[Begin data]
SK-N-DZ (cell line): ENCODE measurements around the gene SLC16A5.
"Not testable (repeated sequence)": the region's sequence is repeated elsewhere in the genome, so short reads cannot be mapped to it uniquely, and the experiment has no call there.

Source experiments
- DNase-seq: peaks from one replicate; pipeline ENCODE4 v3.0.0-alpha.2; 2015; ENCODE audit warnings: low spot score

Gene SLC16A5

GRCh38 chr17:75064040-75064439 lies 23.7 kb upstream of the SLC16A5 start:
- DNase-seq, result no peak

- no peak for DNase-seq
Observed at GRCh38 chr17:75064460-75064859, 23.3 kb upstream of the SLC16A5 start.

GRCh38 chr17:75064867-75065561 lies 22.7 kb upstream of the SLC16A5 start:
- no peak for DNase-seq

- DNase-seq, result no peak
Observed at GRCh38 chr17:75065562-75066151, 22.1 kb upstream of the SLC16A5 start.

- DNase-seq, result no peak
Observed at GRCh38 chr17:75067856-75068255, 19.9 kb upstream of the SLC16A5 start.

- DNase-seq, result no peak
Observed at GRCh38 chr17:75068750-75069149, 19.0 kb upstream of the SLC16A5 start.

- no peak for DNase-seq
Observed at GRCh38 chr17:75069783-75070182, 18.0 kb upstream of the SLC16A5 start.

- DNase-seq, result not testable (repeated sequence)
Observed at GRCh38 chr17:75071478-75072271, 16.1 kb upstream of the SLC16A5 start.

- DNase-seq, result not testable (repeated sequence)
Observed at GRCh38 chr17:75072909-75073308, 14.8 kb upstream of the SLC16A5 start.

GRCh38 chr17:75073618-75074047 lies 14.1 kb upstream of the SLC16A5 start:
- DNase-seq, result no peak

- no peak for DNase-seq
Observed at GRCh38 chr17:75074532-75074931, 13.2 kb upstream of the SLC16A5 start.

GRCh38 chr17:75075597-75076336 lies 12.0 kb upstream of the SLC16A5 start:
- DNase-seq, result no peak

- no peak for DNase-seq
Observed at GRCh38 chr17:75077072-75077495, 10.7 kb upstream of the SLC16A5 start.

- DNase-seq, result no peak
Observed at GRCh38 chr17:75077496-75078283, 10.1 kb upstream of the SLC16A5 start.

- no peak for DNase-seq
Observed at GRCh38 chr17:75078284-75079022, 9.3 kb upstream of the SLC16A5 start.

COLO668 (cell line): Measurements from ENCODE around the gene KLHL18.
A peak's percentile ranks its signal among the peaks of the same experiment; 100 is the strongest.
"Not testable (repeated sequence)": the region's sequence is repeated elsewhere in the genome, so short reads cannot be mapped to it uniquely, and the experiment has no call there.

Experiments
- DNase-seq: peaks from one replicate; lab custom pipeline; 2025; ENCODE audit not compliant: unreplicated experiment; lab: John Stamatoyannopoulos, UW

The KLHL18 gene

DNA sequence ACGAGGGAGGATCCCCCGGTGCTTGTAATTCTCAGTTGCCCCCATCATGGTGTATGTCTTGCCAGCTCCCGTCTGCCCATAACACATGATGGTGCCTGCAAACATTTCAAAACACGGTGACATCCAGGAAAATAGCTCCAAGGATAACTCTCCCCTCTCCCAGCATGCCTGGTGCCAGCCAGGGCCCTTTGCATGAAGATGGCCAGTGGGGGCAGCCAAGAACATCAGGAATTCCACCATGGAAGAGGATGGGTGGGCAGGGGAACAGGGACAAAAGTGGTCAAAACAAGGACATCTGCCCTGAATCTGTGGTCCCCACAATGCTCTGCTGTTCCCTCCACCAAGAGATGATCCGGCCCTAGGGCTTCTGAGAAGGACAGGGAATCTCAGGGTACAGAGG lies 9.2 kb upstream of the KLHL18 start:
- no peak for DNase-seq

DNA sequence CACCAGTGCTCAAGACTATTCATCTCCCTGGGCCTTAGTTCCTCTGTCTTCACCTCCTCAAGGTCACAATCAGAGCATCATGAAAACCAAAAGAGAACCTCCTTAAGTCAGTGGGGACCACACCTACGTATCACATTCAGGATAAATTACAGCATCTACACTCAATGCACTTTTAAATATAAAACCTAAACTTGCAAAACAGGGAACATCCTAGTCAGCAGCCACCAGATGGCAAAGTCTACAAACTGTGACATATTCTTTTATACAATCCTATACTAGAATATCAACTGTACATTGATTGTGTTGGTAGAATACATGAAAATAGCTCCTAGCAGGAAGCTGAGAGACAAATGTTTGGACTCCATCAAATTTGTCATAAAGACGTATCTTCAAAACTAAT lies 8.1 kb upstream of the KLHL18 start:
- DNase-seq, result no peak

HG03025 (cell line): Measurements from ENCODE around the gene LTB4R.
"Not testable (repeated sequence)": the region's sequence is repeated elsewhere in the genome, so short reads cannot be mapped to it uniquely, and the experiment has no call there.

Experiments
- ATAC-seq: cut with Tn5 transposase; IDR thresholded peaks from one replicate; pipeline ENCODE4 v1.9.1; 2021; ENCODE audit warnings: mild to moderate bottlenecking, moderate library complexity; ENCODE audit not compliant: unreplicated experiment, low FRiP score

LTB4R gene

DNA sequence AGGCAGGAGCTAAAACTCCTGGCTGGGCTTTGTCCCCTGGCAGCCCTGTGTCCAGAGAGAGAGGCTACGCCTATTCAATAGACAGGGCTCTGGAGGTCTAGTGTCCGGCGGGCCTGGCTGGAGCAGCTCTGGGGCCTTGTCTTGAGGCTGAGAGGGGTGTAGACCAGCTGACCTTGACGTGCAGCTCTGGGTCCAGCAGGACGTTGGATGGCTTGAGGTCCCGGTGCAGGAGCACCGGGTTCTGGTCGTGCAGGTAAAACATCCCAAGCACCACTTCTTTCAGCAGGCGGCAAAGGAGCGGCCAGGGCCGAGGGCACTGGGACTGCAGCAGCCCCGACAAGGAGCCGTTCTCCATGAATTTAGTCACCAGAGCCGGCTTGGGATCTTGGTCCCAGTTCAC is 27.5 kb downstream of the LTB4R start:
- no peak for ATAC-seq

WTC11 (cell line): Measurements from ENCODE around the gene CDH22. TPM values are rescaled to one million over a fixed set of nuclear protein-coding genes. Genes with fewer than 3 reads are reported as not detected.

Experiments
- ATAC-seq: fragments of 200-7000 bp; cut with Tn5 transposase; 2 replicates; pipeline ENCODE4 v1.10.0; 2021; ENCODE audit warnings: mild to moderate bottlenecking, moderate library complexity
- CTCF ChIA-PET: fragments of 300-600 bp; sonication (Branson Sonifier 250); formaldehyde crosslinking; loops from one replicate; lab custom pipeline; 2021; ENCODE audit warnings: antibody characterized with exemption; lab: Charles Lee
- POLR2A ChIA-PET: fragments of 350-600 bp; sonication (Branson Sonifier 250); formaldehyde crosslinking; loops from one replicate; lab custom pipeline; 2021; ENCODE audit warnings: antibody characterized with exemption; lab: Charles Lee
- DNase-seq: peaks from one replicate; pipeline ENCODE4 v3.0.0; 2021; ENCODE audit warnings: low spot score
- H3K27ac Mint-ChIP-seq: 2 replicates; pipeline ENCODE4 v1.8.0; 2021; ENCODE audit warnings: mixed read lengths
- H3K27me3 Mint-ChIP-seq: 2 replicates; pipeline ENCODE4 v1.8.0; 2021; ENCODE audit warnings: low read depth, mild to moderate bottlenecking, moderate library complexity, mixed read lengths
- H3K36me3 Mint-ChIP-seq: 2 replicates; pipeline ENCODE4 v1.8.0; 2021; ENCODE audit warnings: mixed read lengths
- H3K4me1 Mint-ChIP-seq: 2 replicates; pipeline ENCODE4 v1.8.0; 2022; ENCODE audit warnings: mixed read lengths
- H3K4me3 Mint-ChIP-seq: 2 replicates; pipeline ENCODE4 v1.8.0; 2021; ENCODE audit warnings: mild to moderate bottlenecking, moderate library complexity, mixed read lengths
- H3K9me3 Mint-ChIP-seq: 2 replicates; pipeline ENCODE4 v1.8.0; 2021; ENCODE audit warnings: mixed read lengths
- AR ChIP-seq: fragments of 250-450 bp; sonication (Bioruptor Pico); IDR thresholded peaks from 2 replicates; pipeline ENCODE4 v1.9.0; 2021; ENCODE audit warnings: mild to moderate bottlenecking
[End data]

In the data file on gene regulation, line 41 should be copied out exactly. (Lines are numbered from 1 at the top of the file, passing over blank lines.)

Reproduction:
The KLHL18 gene